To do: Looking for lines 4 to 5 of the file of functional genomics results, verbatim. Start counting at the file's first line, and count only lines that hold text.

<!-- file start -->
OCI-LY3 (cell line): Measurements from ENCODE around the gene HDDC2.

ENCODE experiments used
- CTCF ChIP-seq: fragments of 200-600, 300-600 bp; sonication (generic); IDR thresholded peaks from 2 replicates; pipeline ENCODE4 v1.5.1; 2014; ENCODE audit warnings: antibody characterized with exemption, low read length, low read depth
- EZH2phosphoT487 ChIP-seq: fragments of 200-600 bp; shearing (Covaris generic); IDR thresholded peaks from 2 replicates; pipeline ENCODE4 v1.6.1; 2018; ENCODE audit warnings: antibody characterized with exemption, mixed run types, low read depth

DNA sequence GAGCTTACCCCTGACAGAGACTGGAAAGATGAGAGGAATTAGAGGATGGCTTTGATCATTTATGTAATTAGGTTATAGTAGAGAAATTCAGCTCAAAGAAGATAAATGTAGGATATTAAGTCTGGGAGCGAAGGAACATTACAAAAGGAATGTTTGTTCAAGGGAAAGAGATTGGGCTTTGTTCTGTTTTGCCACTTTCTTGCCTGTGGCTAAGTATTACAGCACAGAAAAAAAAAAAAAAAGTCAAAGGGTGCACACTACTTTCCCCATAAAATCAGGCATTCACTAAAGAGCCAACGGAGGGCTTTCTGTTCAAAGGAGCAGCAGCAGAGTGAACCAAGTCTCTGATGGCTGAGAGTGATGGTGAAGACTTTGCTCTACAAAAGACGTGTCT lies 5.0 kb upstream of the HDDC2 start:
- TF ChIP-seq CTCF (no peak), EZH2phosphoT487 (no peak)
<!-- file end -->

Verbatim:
- EZH2phosphoT487 ChIP-seq: fragments of 200-600 bp; shearing (Covaris generic); IDR thresholded peaks from 2 replicates; pipeline ENCODE4 v1.6.1; 2018; ENCODE audit warnings: antibody characterized with exemption, mixed run types, low read depth

DNA sequence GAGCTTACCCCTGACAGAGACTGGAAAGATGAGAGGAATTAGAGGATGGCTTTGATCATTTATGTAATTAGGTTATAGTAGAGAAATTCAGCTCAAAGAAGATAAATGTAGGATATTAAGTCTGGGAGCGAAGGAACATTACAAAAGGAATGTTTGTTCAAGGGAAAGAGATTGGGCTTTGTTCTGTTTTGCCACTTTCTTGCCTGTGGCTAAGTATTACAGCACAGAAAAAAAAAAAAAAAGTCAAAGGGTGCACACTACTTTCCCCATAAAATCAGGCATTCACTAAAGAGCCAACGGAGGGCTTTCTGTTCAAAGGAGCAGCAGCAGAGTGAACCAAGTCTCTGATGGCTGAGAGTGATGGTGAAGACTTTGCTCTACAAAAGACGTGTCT lies 5.0 kb upstream of the HDDC2 start: